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The Contrary Farmer & Wendell Berry's Farming: A Handbook

No learned gentleman farmer, Logsdon earns his moments of lyricism by analyzing at length the daily demands on the cottage farmer (one whose holdings are much smaller than the 50 acres that economists deem "small").   He recommends alternatives: ways to avoid backbreaking work, to use gardens to test prospective crops, to ameliorate the "gruesome" tasks of butchering and tail docking, to access water for irrigation, to avoid the pitfalls of "controlled rational grazing," to determine the most functional crop for the working cottage farm (it's corn), and so on.    All this by a man who also reads widely and has a down-home sense of humor, as well as no reluctance to express his opinions.   So if at first you think that these farming essays are too technical for you, you're wrong.   "Yeah, I could do that -- avoid buying gadgets I don't need, be a lender rather than a borrower, live near a village where I can buy a home for $40,000," we muse, even if eventually we hear from Logsdon that we must "learn to fix cars and tractors" ourselves, and sigh, "Too much, too much." Logsdon deserves a larger audience than he will probably get. Roland Wulbert Booklist  -  How-To Editor's Recommended Book

Gene Logsdon has done it again! One of his earlier books, The Contrary Farmer, is one of the most moving, sensible, readable books about sustainable farming on the market.    Now Logsdon successfully applies that wry wit, wisdom, and storytelling faculty to gardening.   The result is a perceptive and inspirational volume: it is nearly impossible to resist dreaming about getting out there and raising your own food after reading this intelligent, enjoyable book.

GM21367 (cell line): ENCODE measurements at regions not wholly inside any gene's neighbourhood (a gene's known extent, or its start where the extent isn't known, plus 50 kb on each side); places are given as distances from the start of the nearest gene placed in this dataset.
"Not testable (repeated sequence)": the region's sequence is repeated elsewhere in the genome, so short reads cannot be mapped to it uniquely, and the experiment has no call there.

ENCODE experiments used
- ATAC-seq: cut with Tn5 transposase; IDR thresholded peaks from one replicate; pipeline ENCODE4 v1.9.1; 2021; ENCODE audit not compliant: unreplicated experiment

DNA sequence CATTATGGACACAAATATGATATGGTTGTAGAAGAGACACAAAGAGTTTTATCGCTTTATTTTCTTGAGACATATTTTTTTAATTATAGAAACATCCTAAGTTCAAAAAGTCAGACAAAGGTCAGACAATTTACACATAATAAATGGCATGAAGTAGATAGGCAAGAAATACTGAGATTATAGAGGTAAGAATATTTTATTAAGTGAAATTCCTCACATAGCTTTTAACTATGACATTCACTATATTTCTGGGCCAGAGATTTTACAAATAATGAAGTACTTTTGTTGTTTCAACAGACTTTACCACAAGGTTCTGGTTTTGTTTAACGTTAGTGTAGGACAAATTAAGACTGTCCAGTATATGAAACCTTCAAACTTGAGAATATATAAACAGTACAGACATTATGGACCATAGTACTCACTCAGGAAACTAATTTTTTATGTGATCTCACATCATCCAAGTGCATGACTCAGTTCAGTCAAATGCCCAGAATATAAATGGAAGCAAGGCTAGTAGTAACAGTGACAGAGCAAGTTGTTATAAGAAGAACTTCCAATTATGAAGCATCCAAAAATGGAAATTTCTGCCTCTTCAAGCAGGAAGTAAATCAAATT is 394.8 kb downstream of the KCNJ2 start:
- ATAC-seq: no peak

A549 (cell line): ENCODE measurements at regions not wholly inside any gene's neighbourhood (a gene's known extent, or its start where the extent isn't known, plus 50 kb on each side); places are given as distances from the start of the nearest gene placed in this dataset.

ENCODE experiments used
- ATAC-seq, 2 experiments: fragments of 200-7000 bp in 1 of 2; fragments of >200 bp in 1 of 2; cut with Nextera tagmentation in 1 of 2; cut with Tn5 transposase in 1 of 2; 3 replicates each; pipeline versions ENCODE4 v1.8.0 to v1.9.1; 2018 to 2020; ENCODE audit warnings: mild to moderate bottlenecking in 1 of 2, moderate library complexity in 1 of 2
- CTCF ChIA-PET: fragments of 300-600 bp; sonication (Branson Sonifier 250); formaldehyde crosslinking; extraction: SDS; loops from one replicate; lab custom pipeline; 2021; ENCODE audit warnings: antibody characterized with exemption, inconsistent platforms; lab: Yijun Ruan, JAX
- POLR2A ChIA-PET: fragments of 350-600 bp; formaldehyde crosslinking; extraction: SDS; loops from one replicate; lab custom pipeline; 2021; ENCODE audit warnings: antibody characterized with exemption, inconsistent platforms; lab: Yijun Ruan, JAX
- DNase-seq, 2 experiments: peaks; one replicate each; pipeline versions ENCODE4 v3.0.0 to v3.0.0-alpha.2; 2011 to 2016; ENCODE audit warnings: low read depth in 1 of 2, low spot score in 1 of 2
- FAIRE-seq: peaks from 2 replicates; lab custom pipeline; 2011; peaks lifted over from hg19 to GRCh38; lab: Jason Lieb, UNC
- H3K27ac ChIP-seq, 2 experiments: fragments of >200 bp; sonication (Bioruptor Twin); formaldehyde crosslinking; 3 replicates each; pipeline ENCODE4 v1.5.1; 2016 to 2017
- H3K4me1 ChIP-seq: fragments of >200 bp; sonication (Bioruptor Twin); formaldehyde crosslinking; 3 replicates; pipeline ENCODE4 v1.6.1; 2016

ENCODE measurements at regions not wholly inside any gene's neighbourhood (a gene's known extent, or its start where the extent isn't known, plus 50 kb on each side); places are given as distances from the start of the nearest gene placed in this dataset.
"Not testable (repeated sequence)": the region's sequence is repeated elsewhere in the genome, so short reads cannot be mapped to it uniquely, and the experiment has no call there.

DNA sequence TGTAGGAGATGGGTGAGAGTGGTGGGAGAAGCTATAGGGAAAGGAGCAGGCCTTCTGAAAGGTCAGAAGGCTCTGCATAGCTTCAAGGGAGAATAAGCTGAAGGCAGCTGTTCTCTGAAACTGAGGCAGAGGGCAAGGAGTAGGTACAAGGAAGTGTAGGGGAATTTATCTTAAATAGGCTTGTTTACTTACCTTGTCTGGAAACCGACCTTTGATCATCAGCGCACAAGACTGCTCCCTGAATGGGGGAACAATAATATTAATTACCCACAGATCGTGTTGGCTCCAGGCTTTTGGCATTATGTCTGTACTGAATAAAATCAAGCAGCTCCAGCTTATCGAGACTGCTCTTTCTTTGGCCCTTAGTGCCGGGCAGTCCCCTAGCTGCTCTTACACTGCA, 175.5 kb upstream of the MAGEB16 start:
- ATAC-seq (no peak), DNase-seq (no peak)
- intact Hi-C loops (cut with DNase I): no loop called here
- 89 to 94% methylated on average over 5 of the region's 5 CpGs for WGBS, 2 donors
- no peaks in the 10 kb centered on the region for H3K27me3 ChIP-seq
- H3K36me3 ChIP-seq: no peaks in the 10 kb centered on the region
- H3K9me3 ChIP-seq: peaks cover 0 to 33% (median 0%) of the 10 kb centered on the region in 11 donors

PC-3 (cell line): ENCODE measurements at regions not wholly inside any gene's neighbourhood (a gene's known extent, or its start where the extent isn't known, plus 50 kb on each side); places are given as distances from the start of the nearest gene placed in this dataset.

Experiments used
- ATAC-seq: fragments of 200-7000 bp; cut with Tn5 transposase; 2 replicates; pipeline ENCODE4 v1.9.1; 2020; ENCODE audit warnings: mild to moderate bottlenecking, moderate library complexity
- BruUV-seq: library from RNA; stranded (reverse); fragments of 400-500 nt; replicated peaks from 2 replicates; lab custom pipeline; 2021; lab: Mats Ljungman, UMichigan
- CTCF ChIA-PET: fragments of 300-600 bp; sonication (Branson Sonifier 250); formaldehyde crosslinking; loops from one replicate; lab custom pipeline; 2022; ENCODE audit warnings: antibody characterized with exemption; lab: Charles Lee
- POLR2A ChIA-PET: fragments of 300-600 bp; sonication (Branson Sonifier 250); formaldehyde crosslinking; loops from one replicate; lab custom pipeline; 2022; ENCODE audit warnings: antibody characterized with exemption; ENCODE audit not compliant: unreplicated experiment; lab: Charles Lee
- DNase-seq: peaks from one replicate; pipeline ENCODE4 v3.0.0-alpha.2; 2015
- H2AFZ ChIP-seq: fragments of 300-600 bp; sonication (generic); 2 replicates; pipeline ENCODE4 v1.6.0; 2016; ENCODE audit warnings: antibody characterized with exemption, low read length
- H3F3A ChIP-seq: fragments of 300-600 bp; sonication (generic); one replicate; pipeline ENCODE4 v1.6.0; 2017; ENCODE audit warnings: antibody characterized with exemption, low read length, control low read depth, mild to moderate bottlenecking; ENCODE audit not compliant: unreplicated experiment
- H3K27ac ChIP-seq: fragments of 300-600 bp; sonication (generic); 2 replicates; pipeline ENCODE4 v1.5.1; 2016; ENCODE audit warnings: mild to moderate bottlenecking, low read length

Logsdon's voice is utterly personal and sensible: he uses his experiences as well as tales of people he knows to point out absurdities of modern agricultural horticultural silliness.    This same humor and clear-headedness are employed in considering the futility of industrialized farming, pesticide use, and the highly destructive methods of corporate and commercial farming and gardening.   How-To Editor's Recommended Book

"Love the world.  Work for nothing.  Take all that you have and be poor.  Love someone who does not deserve it," writes Wendell Berry in the persona of "the mad farmer," a conservative landsman who deeply opposes the then-current war in Vietnam and the ongoing crisis of farming and the environment.   Lyric, satiric, didactic, by turns funny and earnest, the poems collected in Farming, most from the late 1960s, established Berry as a social critic and artist of the first order.   Nature and Ecology Editor's Recommended Book